Justices frown on Internet libel suits | TahoeDailyTribune.com

Justices frown on Internet libel suits

David Kravets

SAN FRANCISCO (AP) – The California Supreme Court is taking a dim view of libel lawsuits against Web site operators who post inflammatory information from other sources.

The justices said during a 60-minute court hearing Tuesday testing the 1996 Communications Decency Act that Congress and other courts have already spoken on the issue. The justices were leaning toward tossing out a lawsuit against a San Diego woman who posted an allegedly libelous e-mail she received on her site’s message board.

The widely watched case included briefs from some of the Internet’s biggest names, including Amazon.com, America Online Inc., eBay Inc., Google Inc., Microsoft Corp. and Yahoo Inc., all of which took the defendant’s side for fear that a ruling against her could also open them up to the same type of liability.

Justice Ming Chin wondered aloud Tuesday whether there was “any contrary legal authority” to support a damages claim against Ilena Rosenthal, a woman’s health advocate who runs various message boards and promotes alternative medicine.

The seven justices debated congressional legislation and court decisions that granted Internet service providers and people like Rosenthal immunity from being sued for the content of others’ speech.

Unlike newspapers, which are liable for what it prints, Congress treated the Internet much differently, in large part to not hinder the free flow of massive amounts of information available to anyone with Internet access.

“Why shouldn’t we leave it for Congress?” Chief Justice Ronald George said.

The court rules within 90 days.

The case concerns a 2004 California lower court decision allowing the case brought by Terry Polevoy, a Canadian doctor, and Stephen Barrett, a Pennsylvania doctor. In 2000, Rosenthal posted an opinion piece from a man whom the doctors also are suing for libel.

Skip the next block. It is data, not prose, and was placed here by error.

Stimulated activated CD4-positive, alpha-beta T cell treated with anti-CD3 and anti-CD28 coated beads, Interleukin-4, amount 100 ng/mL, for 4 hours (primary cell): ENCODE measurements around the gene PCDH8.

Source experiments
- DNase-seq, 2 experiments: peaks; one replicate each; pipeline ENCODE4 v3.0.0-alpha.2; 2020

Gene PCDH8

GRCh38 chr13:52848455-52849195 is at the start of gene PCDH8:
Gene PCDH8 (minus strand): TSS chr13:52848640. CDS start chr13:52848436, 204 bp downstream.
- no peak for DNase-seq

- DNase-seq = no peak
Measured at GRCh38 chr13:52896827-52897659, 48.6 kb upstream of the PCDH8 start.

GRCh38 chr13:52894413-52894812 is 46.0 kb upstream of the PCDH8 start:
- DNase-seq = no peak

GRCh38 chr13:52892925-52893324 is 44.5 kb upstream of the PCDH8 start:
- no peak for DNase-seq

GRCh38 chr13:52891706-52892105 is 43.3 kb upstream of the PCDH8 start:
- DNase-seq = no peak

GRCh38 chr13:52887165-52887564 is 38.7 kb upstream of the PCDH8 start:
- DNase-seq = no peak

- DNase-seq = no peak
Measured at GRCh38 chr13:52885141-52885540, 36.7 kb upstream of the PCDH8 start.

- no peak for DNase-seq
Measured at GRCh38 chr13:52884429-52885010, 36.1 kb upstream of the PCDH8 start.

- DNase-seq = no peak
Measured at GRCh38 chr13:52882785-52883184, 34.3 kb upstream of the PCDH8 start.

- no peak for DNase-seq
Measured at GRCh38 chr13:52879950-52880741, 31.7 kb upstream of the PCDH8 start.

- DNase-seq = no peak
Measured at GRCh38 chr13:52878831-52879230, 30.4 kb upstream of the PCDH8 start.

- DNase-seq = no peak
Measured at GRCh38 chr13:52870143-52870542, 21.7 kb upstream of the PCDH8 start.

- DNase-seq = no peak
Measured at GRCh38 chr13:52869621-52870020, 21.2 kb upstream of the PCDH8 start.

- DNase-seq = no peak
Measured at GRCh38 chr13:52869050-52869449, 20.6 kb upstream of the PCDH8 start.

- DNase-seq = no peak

The posting contained an account of Polevoy’s alleged attempts to cancel an alternative medicine radio show in Canada by using what was described as “scare tactics, stalking and intimidation techniques” against the show’s host.

The doctors’ attorney, Christopher Grell, said allowing people to post libelous information is absurd. He said the issue intersected free speech and “the right to seek redress from the court.” He said letting Rosenthal off the hook would equal “the total sacrifice of a person’s good reputation.”

Justice Carol Corrigan wasn’t moved.

“Isn’t the whole point here that the Internet is just different?” she said.

Justice Kathryn Mickle Werdegar suggested the court’s hands were tied by precedent. She said Grell was making “policy arguments” for “Congress to weigh.”

Justice Joyce Kennard noted that lower court’s decision was contrary to precedent and law and “would encourage excessive censorship.” Still, she added, that “doesn’t mean this court should be like a sheep and follow the other courts.”

The case is Barrett v. Rosenthal, S122953.

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